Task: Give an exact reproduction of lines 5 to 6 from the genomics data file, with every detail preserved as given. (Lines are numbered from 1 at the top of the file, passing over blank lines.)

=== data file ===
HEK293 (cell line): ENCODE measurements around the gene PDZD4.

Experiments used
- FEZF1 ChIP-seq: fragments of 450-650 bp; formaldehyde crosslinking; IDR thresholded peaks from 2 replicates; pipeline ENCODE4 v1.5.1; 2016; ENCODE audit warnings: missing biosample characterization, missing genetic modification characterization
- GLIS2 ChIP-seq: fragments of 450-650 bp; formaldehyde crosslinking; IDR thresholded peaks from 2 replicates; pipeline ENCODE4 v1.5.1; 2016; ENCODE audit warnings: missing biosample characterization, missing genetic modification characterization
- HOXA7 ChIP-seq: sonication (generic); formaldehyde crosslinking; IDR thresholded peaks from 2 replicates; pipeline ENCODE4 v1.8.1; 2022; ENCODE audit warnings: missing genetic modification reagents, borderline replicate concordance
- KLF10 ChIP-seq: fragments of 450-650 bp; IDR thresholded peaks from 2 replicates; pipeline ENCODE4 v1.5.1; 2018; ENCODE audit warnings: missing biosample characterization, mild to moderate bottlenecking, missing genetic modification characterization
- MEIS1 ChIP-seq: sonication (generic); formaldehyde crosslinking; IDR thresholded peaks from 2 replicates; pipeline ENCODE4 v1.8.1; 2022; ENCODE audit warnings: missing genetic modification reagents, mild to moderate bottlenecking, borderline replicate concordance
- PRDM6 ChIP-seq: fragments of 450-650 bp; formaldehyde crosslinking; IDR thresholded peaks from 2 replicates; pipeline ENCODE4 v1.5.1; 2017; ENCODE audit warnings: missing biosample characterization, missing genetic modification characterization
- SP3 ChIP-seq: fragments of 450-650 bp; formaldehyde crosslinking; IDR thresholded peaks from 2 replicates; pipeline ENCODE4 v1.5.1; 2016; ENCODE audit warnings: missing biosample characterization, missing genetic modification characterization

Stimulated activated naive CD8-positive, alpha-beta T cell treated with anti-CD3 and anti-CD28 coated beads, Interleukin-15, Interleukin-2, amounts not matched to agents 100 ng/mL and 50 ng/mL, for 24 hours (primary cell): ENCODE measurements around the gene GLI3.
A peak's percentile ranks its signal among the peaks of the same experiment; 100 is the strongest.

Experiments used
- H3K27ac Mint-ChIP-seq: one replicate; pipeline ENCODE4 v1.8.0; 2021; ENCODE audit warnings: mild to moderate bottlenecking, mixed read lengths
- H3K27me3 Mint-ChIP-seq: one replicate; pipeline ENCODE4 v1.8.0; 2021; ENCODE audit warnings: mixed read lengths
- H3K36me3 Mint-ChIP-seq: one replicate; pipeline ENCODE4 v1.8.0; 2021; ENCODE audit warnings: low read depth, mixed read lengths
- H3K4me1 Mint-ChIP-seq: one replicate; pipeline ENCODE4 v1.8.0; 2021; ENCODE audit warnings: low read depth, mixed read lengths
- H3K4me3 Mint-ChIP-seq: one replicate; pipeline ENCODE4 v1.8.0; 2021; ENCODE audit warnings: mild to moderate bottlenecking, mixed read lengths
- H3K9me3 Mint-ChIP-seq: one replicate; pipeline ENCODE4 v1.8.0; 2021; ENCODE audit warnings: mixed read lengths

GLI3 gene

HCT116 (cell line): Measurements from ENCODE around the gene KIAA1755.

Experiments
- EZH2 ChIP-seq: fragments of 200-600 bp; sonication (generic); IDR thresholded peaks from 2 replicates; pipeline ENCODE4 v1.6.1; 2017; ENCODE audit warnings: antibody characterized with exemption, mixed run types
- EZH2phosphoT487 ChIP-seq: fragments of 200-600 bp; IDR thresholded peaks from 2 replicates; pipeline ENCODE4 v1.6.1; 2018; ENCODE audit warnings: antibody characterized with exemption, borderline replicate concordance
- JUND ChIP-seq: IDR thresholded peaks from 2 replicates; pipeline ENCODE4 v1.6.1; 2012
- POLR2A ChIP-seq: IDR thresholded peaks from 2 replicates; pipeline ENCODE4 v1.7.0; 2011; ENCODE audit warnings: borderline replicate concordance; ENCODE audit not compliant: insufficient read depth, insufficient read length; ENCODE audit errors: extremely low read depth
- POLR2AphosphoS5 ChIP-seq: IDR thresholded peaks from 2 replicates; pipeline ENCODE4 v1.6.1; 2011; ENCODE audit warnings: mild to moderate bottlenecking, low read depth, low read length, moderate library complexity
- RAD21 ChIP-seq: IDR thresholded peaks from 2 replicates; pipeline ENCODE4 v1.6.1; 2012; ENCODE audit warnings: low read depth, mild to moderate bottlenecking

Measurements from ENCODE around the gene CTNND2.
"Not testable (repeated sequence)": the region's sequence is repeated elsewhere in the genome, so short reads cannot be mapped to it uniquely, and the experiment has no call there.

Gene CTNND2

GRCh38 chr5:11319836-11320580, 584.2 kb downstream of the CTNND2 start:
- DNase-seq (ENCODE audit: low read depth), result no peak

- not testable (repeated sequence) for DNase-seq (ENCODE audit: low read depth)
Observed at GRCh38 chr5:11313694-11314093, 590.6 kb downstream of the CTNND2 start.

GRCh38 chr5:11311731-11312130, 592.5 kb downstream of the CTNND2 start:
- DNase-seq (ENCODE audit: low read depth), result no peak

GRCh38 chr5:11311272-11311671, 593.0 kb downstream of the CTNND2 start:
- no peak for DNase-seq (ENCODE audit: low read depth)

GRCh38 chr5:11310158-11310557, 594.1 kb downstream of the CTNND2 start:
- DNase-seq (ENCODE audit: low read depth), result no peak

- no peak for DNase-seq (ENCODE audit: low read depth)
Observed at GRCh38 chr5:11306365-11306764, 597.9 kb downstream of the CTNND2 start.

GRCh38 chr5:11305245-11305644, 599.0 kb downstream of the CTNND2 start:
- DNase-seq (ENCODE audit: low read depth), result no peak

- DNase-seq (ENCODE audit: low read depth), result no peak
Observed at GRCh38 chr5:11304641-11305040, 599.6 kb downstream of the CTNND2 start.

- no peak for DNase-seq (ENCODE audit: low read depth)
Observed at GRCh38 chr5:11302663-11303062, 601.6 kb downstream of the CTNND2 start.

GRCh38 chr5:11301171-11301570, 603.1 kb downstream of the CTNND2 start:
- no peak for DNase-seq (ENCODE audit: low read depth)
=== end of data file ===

- HOXA7 ChIP-seq: sonication (generic); formaldehyde crosslinking; IDR thresholded peaks from 2 replicates; pipeline ENCODE4 v1.8.1; 2022; ENCODE audit warnings: missing genetic modification reagents, borderline replicate concordance
- KLF10 ChIP-seq: fragments of 450-650 bp; IDR thresholded peaks from 2 replicates; pipeline ENCODE4 v1.5.1; 2018; ENCODE audit warnings: missing biosample characterization, mild to moderate bottlenecking, missing genetic modification characterization